Zimbabwe Prime Minister talks about losing wife

In what British newspaper The Observer said was Tsvangirai’s first interview since his two-year-old grandson Shawn drowned in a swimming pool two weeks ago, the prime minister said others were trying to help him cope with his grief.

Amid questions of a possible assassination attempt on the prime minister, Tsvangirai, who was injured in the March 6 car crash that killed his wife, insisted: "really, it was an accident."

"I don’t know how to replace her," he told the weekly, in Harare.

A lifelong companion

"It’s almost unimaginable that anyone could ever take her place, with the same qualities and the same love and care.

"Susan and I were married for 31 years. As you can imagine, that made her almost a lifelong companion. She was humble. Not very pretentious at all.

"Sometimes you become totally absent-minded. You’re missing something, looking everywhere for it. And then you realise you are not feeling her presence.

"She was a very clear adviser on many issues both in the party and in the family. Losing her is a real personal loss.

"People have said, ‘Do this, do that’ to overcome the grief. It’s only natural for people to feel sorry, but really the question is that it is a personal life experience that I have to go through on a daily basis."

His grandson Shawn’s parents, who live in Canada, were back in Zimbabwe for Susan Tsvangirai’s funeral when the toddler drowned.

"When Shawn died the immediate reaction from me was, ‘Why me?’," the 57-year-old said.

"We thought that with the passing of Susan we had come to accept the reality. But Shawn’s death was the more devastating for Gari and Lillian," he said, referring to his son and daughter-in-law.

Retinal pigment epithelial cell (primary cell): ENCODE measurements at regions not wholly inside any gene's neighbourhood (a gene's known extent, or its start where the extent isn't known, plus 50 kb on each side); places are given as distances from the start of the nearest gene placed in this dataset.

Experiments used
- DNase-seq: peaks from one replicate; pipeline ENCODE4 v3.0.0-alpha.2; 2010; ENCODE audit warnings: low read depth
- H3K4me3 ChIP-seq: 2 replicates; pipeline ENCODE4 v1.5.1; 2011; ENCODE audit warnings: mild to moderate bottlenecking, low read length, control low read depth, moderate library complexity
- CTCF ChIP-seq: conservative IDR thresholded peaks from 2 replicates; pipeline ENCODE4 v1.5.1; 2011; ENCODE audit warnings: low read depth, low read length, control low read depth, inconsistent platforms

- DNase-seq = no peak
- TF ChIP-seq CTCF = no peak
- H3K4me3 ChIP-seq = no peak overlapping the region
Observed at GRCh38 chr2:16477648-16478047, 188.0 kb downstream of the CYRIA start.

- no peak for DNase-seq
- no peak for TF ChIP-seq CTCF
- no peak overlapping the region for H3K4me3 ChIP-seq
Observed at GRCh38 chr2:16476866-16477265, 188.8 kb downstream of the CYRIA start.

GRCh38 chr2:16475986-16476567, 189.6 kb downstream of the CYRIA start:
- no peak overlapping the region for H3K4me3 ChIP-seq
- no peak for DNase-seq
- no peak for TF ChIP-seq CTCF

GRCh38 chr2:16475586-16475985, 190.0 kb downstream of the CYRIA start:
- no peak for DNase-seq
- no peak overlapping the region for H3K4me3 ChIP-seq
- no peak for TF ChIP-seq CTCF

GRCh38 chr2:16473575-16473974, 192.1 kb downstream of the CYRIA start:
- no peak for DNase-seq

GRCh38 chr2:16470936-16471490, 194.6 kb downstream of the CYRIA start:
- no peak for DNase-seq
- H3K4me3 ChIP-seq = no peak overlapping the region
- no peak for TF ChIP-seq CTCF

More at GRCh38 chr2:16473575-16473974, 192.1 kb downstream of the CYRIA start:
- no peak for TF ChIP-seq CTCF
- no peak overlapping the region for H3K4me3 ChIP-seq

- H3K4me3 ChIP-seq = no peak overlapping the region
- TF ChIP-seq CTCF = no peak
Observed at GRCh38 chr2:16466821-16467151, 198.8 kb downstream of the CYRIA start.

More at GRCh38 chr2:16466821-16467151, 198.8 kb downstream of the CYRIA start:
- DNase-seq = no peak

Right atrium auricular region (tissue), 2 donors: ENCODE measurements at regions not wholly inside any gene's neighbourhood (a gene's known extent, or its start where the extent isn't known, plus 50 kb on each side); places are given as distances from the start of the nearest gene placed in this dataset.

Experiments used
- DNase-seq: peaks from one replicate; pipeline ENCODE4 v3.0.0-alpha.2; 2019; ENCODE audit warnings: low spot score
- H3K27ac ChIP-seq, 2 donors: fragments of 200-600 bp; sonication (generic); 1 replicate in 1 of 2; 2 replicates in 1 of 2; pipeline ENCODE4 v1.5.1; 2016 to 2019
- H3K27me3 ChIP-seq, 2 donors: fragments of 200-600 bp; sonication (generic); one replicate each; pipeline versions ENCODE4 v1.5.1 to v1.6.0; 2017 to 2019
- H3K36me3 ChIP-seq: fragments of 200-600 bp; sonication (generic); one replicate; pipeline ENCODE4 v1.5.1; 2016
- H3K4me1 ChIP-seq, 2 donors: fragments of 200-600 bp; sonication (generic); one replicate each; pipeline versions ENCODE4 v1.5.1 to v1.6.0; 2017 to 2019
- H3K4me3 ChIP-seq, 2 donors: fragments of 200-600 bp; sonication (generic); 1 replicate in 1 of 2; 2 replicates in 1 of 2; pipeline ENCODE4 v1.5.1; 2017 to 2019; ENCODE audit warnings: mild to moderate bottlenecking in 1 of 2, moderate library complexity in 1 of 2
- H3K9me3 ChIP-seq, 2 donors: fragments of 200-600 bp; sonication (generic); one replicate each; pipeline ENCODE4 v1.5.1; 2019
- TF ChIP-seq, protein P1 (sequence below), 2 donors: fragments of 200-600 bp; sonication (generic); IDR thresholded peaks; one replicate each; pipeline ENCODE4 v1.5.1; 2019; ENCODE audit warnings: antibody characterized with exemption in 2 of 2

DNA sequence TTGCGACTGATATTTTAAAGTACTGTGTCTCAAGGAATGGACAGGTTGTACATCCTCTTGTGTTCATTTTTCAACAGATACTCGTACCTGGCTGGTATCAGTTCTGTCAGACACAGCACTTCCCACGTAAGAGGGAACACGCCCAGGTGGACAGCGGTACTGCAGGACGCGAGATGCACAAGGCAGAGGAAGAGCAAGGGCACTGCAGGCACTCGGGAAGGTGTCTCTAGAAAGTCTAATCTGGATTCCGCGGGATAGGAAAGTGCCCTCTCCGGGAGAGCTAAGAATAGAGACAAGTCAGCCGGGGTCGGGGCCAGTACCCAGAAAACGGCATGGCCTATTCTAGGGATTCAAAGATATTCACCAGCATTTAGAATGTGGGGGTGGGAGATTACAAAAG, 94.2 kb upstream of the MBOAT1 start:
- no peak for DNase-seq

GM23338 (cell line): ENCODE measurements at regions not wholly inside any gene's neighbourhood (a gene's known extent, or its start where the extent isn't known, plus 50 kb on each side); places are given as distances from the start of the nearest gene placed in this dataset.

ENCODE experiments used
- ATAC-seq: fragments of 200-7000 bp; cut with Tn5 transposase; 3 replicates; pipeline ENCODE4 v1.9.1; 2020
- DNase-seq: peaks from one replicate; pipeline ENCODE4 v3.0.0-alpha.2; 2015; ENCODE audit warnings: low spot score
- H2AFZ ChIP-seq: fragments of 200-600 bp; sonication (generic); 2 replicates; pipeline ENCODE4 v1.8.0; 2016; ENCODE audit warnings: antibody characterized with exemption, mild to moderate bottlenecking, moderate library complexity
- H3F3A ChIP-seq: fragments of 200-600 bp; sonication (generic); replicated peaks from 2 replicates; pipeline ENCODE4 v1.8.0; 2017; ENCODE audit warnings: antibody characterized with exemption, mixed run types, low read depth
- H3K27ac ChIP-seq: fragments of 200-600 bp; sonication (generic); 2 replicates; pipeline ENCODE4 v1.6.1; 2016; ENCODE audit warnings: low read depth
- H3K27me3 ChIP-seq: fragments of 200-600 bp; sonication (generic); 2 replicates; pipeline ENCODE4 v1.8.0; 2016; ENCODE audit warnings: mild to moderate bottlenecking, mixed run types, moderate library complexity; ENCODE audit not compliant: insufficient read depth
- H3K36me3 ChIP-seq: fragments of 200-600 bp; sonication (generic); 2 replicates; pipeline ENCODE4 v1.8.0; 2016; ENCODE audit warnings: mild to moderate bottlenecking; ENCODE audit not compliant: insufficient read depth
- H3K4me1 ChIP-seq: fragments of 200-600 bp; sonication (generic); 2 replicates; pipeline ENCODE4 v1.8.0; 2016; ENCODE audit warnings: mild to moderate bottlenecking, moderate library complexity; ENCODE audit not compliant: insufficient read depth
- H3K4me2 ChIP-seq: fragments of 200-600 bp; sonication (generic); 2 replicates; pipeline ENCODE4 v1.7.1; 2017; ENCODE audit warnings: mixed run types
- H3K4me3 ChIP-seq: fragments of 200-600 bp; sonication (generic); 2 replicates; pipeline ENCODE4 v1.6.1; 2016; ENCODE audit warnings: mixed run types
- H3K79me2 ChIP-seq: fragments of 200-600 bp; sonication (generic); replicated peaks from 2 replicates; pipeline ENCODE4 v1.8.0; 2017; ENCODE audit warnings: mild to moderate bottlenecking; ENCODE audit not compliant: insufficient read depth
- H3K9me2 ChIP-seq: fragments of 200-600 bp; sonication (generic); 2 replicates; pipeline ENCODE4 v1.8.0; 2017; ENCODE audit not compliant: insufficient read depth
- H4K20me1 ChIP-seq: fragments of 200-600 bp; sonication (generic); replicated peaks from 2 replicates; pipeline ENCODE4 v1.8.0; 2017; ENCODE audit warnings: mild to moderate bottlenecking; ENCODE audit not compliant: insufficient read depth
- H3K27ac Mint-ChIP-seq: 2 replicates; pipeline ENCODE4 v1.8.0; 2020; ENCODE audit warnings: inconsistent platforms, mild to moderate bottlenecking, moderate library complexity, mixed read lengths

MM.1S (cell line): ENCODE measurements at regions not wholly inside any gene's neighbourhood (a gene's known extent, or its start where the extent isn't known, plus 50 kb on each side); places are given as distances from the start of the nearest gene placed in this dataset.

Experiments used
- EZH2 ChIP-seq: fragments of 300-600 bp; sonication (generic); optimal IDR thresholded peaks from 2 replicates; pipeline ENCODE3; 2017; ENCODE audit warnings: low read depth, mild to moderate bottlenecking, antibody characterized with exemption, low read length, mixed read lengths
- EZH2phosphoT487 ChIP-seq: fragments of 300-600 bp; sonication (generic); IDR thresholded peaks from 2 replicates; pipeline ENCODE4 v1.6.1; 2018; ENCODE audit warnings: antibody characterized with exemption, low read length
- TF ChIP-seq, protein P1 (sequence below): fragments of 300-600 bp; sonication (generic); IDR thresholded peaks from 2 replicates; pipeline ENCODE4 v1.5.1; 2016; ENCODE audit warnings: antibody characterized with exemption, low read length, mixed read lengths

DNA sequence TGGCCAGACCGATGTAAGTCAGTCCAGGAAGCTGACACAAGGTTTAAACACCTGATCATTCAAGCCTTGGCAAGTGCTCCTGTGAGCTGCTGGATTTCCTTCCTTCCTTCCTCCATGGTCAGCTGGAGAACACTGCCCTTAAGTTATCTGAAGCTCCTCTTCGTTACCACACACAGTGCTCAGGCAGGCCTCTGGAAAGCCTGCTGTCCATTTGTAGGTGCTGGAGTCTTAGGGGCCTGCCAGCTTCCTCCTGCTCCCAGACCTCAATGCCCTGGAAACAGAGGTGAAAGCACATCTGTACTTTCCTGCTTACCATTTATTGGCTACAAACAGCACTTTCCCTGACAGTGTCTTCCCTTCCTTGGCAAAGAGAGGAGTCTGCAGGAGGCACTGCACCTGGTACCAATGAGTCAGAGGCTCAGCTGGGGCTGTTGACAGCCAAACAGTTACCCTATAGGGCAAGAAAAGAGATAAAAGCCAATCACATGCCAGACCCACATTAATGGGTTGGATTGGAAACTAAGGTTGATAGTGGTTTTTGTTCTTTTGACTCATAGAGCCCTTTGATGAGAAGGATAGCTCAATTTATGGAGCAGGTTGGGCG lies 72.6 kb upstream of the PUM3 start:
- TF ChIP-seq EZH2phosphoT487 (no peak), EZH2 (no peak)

"It was another bolt from the blue. The boy was just a lovely boy."

It will take time

Tsvangirai became prime minister in February in a new power-sharing government with his long-time rival, veteran President Robert Mugabe. The administration is tasked with rebuilding Zimbabwe from years of ruin.

He denied that Mugabe’s Zanu-PF party entered a coalition with his Movement for Democratic Change to obtain the lifting of US sanctions and European travel sanctions on the elite.

"We are the majority party, how can we be used?" Tsvangirai said.

"Western scepticism is justifiable because nearly 30 years of one man creates an impression that there will never be change. But let me tell you there is an irreversible process happening and no one wants to go back.

"The international community must accept that the transition is not an event, it is a slow process that requires changes of mindsets and cultures of governance. It is going to take some time."